Fashion designers have never been afraid to break the mold, and with the rise of 3D printing, they can now create a brand new one with each different design. They’ve already experimented with the medium on everything from ready to wear (Francis Bitonti and Michael Schmidt’s dress for Dita von Teese) to bags to jewelry. And this is just the beginning. Just wait – 3D printing will end up being the biggest technological advancement in fashion since the sewing machine was invented over 200 years ago. It can eliminate the painstaking (and expensive) process of creating samples in a far away factory by allowing designers to make models from their desk in just a few short hours. This will give new and small-scale talent a better chance to succeed. In some cases, 3D printing can even build the final product!
Technology is also being developed so that we can print in aluminum and titanium, which is extra exciting for Bag Snobs. Designers will be able to create custom metal cages to overlay minaudières like Bitonti’s stingray leather clutch (pictured above). And this specialized trim can work for all kinds of accessories – imagine a one-of-a-kind buckle on every belt. It would redefine the idea of couture. After all, if it’s the attention to detail we’re after, you could argue that the craft of coding a custom-made design is just as special as hand-stitching Chanel couture lace. Then again, maybe it’s the many hours spent by working human hands that we truly value. We’ll find out the answer as the popularity of 3D printing continues to grow.
There’s already other new technology that allows you to create custom-designed ready to wear. United Styles lets customers choose styles, trim, and even made-to order-prints (you choose a base print, change the color and scale of it to suit your tastes, and then choose where to put it on your final design). I have no idea how they’re able to do this at the prices offered. For just $149 you can design your own dress with a user interface that’s not unlike the dress-up games my daughters love to play. You use arrows to click through to different options for each aspect of the dress. Who knew fashion could be even more fun??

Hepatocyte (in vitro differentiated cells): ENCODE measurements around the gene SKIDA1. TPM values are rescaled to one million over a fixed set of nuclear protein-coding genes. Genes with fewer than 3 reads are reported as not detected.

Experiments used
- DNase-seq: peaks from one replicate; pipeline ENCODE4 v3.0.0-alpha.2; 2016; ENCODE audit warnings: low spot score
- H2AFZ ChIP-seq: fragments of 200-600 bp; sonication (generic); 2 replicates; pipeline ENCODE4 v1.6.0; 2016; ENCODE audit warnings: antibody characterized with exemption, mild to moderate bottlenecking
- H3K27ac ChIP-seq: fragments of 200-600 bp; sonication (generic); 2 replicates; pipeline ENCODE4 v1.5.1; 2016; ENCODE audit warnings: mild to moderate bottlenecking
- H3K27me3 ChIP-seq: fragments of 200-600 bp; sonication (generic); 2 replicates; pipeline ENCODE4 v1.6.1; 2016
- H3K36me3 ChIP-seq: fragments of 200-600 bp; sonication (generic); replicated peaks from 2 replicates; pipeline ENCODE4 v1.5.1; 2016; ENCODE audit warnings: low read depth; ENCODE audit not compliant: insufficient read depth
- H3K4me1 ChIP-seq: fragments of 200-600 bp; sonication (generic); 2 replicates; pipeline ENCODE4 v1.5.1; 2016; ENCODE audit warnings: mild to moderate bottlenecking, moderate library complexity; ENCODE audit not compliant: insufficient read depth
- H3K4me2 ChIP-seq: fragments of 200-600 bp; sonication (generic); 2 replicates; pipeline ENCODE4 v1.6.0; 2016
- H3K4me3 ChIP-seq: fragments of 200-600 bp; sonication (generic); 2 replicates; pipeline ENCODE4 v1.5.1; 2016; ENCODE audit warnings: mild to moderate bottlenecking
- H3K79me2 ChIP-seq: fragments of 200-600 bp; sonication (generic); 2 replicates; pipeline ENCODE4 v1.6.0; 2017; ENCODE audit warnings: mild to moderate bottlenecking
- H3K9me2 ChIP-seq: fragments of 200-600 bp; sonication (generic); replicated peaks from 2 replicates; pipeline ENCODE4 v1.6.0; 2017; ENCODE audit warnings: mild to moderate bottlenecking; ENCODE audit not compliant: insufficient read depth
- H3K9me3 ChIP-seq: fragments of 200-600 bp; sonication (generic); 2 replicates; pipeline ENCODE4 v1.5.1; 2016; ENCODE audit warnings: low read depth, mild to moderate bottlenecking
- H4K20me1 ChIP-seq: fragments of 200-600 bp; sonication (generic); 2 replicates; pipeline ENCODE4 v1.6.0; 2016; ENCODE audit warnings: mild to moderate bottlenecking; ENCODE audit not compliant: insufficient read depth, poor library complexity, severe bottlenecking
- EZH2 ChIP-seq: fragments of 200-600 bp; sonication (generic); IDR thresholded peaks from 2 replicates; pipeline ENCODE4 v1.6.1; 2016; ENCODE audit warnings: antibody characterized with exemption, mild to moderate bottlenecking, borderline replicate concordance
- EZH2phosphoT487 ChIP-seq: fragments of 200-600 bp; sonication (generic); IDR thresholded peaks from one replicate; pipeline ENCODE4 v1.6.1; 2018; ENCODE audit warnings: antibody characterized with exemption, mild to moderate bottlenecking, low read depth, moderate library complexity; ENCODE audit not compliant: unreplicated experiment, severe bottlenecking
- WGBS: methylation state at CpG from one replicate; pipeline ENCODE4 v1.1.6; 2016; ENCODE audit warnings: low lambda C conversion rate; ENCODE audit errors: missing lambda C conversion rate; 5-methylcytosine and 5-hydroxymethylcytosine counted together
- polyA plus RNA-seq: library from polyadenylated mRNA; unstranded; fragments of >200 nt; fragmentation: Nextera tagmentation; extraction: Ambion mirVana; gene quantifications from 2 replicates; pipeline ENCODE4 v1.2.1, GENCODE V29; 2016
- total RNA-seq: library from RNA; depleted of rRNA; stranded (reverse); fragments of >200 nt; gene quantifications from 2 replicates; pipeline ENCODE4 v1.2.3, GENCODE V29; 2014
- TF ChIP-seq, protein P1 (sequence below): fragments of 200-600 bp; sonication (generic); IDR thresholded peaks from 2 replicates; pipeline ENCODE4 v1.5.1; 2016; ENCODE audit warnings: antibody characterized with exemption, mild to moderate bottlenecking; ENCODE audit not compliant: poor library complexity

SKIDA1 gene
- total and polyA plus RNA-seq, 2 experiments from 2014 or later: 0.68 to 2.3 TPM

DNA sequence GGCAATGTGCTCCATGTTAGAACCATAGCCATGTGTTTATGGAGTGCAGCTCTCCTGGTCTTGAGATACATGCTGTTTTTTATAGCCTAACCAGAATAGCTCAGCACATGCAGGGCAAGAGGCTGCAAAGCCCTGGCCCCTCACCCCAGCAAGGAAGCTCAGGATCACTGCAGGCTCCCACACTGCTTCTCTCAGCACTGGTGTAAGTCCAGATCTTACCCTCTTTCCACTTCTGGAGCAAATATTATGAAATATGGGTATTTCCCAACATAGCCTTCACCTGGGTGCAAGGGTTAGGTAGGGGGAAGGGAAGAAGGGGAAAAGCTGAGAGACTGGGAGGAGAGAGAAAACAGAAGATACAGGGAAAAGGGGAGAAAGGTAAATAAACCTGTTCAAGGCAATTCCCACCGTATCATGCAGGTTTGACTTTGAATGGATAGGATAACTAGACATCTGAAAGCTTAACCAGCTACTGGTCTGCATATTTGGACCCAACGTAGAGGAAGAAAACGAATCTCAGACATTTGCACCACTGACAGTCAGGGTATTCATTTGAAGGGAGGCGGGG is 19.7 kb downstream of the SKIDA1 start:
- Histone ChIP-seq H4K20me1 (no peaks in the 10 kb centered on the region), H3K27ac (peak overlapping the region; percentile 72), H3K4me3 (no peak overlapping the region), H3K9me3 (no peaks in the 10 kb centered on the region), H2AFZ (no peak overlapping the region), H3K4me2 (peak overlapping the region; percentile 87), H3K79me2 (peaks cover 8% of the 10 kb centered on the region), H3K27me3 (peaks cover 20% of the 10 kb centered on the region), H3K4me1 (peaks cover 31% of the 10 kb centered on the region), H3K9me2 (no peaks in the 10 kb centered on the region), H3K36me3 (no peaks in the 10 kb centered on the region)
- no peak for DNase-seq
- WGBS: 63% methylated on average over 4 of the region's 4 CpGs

Another noteworthy service is J. Hilburn. Sadly, it’s only for men, which makes sense since their measurements have fewer variables. They send a professional stylist to your home or office, take measurements, consult with you on your look, and make recommendations. All of these custom-made to measure pieces come for just $99-$129 for shirts, $225 for pants, and $520-$850 for suits. Kind of unbelievable. I had to take my husband all the way to Hong Kong to get shirts and suits made! Sure, the shirts were only $40 and the suit was around $500, but the convenience of J. Hilburn’s service would’ve been completely worth the added cost. Once they have your measurements you can go online whenever you want to order more pieces, or you can consult with your stylist via e-mail or on the phone for extra assistance. With service like this, everything will be bespoke soon!
Yes, there are a lot of naysayers who fear that technology will stunt the creative spirit, but I vehemently disagree. With fewer barriers, those who work best outside the confines of corporate bureaucracy will be able to shine. And really, what great designer ever worked best stuck inside the box?
Image Credits: TechCrunch